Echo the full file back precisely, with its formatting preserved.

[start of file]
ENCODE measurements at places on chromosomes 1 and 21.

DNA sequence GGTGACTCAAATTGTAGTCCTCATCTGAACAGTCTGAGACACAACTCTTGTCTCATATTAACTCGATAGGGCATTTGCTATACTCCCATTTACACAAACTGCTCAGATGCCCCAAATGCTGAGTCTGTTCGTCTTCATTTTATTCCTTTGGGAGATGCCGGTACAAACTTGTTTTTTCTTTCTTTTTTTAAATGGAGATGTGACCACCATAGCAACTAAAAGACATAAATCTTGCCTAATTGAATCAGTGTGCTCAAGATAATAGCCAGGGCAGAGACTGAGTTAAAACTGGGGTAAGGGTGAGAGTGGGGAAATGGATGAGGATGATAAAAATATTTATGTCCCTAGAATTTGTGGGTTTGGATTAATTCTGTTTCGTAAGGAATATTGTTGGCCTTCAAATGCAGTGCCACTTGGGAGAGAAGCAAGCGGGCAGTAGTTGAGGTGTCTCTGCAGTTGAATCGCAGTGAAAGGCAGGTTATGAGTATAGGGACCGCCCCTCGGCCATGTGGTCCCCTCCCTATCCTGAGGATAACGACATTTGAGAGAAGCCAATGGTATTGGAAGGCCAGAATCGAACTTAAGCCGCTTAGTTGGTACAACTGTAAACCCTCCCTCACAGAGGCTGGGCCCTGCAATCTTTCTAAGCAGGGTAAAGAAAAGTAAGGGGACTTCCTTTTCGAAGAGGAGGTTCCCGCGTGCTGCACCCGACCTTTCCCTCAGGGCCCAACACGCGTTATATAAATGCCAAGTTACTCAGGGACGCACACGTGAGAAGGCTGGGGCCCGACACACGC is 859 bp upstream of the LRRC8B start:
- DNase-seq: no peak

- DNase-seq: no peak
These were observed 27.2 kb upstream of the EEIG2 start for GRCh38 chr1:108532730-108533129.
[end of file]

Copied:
ENCODE measurements at places on chromosomes 1 and 21.

DNA sequence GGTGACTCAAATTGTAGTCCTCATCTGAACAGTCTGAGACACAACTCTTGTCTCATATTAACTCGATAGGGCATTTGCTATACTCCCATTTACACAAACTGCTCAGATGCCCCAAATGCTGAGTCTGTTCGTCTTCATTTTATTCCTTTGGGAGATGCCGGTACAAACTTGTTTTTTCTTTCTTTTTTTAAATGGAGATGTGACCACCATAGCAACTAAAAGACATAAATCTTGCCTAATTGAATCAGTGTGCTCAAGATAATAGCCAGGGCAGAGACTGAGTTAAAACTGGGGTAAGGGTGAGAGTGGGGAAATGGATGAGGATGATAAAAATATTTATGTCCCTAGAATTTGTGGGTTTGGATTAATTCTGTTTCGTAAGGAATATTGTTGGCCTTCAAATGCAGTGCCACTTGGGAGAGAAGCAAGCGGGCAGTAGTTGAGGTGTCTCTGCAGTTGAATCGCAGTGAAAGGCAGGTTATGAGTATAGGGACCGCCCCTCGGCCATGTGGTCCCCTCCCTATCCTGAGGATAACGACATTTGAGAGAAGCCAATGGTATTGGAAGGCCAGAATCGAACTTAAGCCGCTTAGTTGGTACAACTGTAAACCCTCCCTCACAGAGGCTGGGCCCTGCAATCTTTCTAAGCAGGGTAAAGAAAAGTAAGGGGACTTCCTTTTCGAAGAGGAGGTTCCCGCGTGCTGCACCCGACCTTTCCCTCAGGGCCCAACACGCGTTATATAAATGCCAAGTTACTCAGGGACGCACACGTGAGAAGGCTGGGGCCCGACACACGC is 859 bp upstream of the LRRC8B start:
- DNase-seq: no peak

- DNase-seq: no peak
These were observed 27.2 kb upstream of the EEIG2 start for GRCh38 chr1:108532730-108533129.